Some Old Men

822

I have made a few cards from vintage knitting patterns.

You can see the documents below, so you know what they looked like before I cut them up.

The no-longer-available Sylko thread is beautiful, giving the smoothest stitching experience I have ever had. Fact not euphemism.

Printed around 1965, is my guess, since the prices are ‘old money’.

I have paired them up with those Waverly envelopes.

All of my work is individually numbered. The camera guy is 822, the older man is 823, and, the pipe man is 824.

They may be used as Father’s Day cards, or they may not, and will start appearing in my Folksy Shop over the next few days.

 

I’ve done a YouTube video, it’s not very good…

https://youtu.be/Zoldo3fF8uk

Me to the HouseElves, “Is it free to do YouTube?”

HouseElves to each other, “Oh God!”

Yep, this is my fifth attempt. The others wouldn’t upload. Apparently, I need a more streamable file format. If I knew what that meant I would do it, obviously. Also, the video is phone shaped. And tiny. Two black stripes down the side. Big ones. The black stripes are bigger than the video. Don’t expect much. It last ten minutes. Room for improvement…

3. Patchwork Of Mothers – Madonna And Child

Square three of my Mothers Patchwork is Madonna and Child.

Part of The Hours Of Isabella Stuart, c1431.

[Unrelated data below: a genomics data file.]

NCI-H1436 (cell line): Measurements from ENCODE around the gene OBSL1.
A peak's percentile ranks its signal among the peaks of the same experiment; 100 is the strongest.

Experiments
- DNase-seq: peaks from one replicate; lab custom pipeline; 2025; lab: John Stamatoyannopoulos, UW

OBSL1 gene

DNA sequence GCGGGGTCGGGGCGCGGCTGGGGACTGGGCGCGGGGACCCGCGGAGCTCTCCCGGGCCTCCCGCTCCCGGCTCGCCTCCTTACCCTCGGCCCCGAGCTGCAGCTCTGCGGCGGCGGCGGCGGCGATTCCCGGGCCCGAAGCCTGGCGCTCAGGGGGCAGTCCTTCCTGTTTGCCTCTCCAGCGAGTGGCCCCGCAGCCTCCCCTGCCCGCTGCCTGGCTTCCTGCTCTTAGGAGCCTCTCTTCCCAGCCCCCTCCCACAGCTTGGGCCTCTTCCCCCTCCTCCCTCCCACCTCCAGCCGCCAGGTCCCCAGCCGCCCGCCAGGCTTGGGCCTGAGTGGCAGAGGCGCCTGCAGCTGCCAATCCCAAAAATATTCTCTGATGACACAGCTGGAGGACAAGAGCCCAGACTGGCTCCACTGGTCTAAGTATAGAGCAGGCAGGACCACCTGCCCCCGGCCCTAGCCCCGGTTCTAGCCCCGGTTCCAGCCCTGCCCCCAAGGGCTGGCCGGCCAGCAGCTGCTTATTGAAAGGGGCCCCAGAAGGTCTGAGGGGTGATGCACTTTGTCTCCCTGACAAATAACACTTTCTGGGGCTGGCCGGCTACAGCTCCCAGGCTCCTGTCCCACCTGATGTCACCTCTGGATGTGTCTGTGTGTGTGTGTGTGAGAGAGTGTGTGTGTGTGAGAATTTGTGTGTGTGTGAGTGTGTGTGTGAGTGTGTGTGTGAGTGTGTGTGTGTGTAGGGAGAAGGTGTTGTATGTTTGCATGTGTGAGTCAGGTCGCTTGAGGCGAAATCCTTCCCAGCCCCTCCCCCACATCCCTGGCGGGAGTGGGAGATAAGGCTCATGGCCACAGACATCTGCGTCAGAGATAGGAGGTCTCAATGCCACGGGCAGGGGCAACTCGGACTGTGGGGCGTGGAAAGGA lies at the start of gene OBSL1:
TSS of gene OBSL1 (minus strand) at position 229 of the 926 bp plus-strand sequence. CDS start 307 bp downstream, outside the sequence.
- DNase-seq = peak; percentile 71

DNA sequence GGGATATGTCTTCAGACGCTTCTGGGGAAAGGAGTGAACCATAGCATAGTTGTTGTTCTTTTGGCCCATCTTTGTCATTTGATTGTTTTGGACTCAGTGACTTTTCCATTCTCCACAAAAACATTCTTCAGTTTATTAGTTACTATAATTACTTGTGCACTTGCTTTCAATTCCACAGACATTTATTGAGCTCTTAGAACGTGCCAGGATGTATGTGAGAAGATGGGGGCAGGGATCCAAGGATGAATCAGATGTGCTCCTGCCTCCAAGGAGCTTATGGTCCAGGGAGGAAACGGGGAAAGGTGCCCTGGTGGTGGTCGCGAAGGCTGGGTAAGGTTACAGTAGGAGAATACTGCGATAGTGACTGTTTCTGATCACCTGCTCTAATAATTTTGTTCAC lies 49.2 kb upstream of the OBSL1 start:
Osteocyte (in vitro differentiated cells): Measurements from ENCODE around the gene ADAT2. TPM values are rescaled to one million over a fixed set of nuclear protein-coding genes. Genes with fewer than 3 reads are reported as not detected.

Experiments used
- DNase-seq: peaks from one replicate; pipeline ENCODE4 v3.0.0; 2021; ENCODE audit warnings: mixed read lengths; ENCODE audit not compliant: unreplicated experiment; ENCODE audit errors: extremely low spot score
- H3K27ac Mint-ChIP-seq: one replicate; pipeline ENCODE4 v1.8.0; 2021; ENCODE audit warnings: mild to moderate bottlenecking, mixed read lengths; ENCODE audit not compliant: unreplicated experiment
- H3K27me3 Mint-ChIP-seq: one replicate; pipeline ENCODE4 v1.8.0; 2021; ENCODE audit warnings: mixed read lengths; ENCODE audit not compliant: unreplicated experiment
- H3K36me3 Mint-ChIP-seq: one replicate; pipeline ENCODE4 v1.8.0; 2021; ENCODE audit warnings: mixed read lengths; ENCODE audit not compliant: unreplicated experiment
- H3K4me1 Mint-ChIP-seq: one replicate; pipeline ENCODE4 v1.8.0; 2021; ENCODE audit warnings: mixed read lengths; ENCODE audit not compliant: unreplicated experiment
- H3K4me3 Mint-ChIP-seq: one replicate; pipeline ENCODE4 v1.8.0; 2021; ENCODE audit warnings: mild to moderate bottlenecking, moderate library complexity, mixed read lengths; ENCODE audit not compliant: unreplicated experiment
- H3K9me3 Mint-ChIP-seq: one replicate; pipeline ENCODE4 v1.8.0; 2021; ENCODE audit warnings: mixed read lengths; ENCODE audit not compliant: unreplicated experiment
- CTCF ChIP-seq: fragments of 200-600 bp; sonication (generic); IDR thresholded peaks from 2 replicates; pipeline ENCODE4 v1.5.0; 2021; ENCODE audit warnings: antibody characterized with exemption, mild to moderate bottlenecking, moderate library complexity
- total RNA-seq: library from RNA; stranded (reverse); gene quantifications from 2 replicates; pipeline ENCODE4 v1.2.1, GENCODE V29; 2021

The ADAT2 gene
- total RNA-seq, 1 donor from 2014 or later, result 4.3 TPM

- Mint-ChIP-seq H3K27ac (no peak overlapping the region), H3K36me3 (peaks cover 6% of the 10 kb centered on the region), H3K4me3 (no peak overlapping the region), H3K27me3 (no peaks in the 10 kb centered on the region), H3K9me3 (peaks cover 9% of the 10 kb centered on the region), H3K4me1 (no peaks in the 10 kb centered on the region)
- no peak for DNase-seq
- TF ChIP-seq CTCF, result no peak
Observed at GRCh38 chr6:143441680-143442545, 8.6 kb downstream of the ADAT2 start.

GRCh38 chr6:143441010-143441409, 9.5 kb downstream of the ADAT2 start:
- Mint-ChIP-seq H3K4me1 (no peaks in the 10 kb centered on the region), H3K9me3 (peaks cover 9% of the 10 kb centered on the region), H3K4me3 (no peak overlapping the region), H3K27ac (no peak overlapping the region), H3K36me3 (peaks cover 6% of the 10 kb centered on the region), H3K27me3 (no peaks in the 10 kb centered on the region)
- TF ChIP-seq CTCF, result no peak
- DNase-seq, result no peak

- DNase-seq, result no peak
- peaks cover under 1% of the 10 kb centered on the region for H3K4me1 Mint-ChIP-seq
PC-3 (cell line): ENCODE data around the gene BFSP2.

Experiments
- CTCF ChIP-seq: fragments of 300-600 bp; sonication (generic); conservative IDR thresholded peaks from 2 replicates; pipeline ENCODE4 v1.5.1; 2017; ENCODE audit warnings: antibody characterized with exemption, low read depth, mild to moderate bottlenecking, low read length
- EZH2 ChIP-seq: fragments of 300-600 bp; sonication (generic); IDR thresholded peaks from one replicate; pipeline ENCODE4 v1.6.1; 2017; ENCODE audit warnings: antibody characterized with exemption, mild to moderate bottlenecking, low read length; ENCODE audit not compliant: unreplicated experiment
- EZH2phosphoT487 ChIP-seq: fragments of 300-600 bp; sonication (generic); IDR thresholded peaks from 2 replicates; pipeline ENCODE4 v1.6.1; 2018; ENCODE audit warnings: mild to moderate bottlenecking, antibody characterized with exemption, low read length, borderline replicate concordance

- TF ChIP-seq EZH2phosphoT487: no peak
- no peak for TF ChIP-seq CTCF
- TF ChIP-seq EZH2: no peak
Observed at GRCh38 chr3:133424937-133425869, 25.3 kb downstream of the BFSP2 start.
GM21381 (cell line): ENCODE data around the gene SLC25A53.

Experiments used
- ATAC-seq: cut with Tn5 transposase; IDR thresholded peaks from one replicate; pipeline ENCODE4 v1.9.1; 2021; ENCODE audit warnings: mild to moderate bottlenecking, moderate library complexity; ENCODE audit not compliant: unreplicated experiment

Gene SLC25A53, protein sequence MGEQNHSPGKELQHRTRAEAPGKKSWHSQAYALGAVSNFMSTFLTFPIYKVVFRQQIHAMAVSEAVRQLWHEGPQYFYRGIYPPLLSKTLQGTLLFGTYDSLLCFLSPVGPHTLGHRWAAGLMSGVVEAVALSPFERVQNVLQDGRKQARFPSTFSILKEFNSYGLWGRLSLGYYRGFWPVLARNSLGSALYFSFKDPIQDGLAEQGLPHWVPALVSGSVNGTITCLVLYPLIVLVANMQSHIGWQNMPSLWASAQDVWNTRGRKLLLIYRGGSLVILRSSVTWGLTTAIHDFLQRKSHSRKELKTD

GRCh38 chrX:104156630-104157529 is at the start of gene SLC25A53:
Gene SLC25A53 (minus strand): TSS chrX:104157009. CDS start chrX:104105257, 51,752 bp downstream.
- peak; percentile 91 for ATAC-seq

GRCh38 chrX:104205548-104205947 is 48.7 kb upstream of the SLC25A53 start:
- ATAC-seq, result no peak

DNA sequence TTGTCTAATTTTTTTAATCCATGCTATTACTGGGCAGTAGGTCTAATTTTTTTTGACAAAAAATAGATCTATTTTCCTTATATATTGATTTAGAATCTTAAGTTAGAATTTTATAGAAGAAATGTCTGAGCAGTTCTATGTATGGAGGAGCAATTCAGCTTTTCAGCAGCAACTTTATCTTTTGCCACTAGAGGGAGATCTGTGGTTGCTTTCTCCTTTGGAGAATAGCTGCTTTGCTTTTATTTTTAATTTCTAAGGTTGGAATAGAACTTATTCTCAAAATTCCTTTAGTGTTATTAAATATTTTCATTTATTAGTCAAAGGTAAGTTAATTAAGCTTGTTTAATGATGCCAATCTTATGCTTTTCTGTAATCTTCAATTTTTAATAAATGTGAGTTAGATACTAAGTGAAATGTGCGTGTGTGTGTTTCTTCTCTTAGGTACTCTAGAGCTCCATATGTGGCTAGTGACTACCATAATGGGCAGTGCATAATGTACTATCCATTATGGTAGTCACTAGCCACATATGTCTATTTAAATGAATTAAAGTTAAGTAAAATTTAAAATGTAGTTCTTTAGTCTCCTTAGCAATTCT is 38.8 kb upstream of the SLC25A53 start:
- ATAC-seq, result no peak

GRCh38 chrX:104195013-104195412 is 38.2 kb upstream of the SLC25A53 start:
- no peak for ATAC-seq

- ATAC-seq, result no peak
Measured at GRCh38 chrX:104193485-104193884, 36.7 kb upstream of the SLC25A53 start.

It is taken from a leaflet for an exhibition (Colour: The Art And Science Of Illuminated Manuscripts, July-Dec 2016) at the Fitzwilliam Museum.

This brings me to something I had no intention of talking about. For some reason, I couldn’t separate Paper Madonna from Paper Jesus. It’s not a religious thing, because I consider myself to be an atheist (not completely true, some things are deep rooted), it’s a mother thing. I feel the same way about regular paper mothers and paper children as I do about devine ones.

You can see the whole piece, here, or follow my progress on Instagram.

2. Patchwork Of Mothers – Marlene Dietrich

Marlene Dietrich (in London, by Cecil Beaton, 1936) is the second square on my Patchwork Of Mothers, and she totally dominates the whole piece.

According to Wikipedia, her first job was playing the violin in the pit orchestra of a Berlin cinema. I hope this is true, such poetry in her ending up on the silver screen.

And talking of poetry, she wrote some.

Amazingly long career, 1910s-1980s. Take that Brucie.

She had one child, Maria. When, in 1948, Maria had her first baby, the pressed dubbed Dietrich, “The World’s most glamorous grandmother”.

Maria, herself, was an actress from a young age. She came out of semi-retirement to perform a cameo role, as Mrs. Rhinelander, in Bill Murray’s Scrooged (2001). I haven’t seen it.

The square was cut from What’s On, March-May 2016, National Portrait Gallery. Condé Nast Publications. I rescued it from a pulping.

You can see the rest of the piece here, or follow my progress on Instagram.

Patchwork Of Mothers

At last, the mothers are finished and in my shop.

As usual, hand-stitched from things others discard.

I’m about to start the process of recording the origins of each square, both here, and on Instagram.

All of my work is individually numbered, this piece is 814.

The links for each post are below:

Mother 1 : Herodias, maybe.      Mother 2: Marlene Dietrich       Mother 3: Madonna

Mother 4: Olga Picasso        Mother 5: Judy Garland         Mother 6: Esther Williams

Mother 7: Twiggy         Mother 8: Princess Margaret      Mother 9: Sarah Forbes Bonetta

Mother 10: Naomi James      Mother 11: Barbra Streisand     Mother 12: Artemisia Gentileschi

Mother 13: Pregnant Woman        Mother 14: Mary Beale       Mother 15: Pam’s Mummy

Mother 16: Joan Maude